Design by Reiner Stockhausen
Published by dlp games
2 – 5 players, 45 minutes
Review by Greg J. Schloesser
I enjoy when boardgames teach me something new. I grew-up in the hobby playing wargames, and remember the thrill I would get from reading the often extensive “Historical Notes” booklets included in many Avalon Hill and SPI games. I often enjoyed those history lessons more than the game itself! I recently learned something new from Bohemian Villages, the new dice-rolling game from Reiner Stockhausen. This new tidbit of information is that there is a German saying: “This is like Bohemian villages to me.” The background of this saying is provided in the introduction to the rules and harkens back to the days of the Thirty Year’s War when German troops encountered a foreign speaking population living in Bohemian towns with confusing names. The resulting confusion led to the “Bohemian villages” term, which is the equivalent of the English saying, “It is all Greek to me!”
This interesting little bit of information likely served as a bit of inspiration for the theme and title of this latest Stockhausen design. Players roll dice and attempt to inhabit various businesses and buildings in villages in hopes of achieving wealth and riches. Each of the nine village boards depicts various buildings upon which players can place their dice, effectively inhabiting those buildings and deriving any benefits they may confer. The objective is to generate the greatest wealth through a variety of building occupations.
A player’s turn consists of rolling the four dice and arranging them to create one or two totals. In order to be valid, a combination must include at least two dice; a single die is not considered a combination and a player cannot use it to place a figure onto a building. Once the player forms these combinations, he may place figures onto buildings that have the corresponding value. For example, if a player forms a “9” and a “5”, he may place figures on an inn (value 9) and a tailor shop (value 5). He may choose any unoccupied building in any village, splitting the two placements as he sees fit. It is then the next player’s turn, who repeats this process.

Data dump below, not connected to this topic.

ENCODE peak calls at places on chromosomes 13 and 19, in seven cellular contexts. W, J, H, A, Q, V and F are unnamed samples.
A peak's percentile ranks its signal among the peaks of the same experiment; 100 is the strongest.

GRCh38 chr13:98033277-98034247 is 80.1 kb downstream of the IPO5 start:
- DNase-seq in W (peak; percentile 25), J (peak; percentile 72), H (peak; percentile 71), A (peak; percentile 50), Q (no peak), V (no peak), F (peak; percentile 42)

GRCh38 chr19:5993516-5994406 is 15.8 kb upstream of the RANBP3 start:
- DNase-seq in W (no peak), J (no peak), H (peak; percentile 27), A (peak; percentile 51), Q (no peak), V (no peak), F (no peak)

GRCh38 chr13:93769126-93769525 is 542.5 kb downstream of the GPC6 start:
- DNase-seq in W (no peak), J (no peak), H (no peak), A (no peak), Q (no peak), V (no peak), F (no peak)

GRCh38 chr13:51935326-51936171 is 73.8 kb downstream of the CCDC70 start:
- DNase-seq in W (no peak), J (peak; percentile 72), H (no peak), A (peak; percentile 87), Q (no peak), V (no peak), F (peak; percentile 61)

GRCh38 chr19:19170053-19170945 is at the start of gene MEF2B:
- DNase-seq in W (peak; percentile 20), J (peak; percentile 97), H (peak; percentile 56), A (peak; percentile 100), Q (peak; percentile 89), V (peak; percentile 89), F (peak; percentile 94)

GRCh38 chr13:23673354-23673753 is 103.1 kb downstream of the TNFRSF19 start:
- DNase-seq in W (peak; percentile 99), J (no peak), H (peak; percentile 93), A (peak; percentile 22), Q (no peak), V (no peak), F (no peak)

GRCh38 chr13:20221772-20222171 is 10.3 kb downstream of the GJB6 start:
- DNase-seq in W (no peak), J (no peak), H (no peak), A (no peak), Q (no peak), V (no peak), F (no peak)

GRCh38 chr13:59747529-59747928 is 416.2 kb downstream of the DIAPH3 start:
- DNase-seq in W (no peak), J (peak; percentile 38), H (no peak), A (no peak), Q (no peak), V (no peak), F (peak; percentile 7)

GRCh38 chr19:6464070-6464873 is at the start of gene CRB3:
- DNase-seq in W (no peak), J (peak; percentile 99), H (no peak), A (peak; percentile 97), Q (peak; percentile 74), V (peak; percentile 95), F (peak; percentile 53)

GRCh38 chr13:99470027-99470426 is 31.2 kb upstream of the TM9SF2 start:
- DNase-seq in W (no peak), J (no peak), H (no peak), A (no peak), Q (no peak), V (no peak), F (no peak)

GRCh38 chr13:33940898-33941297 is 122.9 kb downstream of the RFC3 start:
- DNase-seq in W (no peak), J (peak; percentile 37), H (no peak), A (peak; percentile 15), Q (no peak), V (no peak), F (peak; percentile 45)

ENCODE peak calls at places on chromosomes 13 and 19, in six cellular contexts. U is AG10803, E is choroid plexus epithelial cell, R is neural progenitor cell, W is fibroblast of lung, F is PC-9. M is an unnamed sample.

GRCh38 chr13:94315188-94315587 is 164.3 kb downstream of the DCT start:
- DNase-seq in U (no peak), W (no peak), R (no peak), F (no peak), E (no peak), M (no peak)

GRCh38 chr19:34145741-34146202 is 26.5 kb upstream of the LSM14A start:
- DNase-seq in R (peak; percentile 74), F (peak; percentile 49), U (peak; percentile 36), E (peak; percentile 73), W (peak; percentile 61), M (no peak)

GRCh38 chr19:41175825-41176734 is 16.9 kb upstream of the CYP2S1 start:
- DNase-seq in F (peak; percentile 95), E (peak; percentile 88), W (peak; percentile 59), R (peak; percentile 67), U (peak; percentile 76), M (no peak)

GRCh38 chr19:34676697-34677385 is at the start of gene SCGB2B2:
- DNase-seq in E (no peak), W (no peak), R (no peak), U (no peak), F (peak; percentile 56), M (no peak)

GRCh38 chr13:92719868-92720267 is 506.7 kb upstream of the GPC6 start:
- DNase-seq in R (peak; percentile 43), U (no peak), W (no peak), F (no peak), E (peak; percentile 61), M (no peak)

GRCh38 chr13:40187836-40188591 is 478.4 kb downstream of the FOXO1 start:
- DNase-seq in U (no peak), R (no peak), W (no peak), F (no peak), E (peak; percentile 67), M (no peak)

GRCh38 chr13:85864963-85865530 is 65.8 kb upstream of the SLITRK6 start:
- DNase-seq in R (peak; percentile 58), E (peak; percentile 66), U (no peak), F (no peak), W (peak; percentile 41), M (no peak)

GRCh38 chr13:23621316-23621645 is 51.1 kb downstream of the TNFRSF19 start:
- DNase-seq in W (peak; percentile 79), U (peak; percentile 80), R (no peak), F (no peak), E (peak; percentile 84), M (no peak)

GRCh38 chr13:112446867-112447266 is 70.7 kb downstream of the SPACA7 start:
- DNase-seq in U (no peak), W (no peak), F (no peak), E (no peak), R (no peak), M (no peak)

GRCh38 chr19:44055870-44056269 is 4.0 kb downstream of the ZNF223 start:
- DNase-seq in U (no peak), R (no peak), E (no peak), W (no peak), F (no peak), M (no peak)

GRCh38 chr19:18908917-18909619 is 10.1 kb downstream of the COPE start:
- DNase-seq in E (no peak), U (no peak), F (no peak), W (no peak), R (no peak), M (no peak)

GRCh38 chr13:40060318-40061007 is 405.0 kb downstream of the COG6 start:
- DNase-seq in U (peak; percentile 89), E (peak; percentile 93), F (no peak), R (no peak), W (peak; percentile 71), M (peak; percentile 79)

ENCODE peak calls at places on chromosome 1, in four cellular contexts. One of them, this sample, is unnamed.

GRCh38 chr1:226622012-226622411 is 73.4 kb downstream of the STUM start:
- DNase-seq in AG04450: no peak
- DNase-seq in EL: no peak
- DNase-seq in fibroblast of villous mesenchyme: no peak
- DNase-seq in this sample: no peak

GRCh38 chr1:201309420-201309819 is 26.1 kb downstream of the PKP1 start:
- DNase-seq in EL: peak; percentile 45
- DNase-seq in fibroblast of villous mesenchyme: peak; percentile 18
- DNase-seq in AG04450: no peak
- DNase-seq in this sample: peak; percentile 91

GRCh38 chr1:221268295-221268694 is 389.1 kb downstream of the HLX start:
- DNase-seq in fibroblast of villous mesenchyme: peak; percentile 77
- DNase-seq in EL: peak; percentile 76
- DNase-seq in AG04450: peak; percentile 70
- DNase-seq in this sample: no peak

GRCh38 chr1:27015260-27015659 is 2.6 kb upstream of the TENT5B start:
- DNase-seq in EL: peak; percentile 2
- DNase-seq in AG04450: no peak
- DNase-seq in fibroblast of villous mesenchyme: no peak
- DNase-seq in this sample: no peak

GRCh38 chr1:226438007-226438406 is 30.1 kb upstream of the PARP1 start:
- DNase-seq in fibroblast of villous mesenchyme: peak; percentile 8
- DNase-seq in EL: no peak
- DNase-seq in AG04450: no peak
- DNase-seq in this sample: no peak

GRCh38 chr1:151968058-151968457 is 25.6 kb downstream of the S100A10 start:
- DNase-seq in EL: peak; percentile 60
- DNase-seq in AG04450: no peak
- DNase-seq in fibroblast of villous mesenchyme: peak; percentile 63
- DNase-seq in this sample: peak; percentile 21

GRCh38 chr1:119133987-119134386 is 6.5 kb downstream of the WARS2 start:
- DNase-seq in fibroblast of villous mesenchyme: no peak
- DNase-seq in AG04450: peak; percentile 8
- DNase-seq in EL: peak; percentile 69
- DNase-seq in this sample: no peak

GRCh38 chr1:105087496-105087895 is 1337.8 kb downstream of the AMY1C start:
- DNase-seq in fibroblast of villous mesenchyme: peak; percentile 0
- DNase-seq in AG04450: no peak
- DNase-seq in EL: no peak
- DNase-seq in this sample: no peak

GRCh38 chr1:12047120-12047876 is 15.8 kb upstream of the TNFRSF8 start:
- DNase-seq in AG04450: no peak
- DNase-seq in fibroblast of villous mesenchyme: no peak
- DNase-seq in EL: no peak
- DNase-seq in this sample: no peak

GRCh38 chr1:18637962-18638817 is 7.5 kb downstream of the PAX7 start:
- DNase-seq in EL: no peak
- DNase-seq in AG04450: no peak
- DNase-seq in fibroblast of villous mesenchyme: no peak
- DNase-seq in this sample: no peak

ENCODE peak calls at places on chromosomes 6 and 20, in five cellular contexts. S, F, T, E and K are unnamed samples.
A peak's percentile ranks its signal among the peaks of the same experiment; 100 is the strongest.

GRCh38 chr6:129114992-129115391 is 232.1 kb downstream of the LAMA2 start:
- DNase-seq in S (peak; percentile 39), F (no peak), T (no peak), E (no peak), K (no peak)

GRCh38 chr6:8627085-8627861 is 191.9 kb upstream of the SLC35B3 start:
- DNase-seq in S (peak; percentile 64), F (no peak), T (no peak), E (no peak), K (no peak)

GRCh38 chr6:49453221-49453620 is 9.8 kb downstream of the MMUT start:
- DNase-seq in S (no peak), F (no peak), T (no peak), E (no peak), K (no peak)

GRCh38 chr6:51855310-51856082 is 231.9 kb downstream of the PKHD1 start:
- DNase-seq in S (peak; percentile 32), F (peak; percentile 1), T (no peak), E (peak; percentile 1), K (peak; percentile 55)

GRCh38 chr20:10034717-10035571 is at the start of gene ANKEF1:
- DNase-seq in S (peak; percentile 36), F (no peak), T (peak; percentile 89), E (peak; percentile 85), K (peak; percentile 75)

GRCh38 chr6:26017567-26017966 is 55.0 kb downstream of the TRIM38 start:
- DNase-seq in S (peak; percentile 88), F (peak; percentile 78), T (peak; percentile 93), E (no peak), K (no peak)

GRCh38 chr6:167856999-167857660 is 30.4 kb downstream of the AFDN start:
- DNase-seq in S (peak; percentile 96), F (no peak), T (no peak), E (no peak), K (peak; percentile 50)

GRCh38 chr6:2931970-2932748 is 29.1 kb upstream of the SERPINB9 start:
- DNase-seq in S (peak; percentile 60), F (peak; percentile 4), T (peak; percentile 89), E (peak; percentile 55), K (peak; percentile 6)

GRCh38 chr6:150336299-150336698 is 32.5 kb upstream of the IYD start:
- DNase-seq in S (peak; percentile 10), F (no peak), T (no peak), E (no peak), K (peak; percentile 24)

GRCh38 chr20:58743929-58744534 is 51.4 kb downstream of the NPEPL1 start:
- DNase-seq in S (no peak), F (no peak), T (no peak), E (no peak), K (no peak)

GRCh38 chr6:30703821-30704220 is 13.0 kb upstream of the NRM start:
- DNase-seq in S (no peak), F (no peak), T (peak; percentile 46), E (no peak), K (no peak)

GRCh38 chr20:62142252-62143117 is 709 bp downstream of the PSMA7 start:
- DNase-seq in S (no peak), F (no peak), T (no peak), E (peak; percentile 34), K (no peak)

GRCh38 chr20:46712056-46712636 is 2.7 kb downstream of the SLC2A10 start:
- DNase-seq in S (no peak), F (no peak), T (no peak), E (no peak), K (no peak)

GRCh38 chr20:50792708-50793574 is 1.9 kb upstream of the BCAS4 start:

It is possible to displace another player’s figure from a building, but there are restrictions. First, no figure can be displaced from a building if there are still vacant buildings of that type remaining in any village. Manors (value 12) are safe and a player cannot be displaced from these grand estates. A player may only displace a figure from a shop (bakery, butchery, dairy or tailor shop) if he doesn’t already own one of that type. These displacements can have a dramatic impact on current conditions and end-game scoring.
Some building give immediate benefits when occupied (usually money), while others provide ongoing benefits (again, usually money) or score at game’s end. Some (flour mills and glass factories) score when all buildings of that type are occupied, after which they are vacated and once again open for occupation.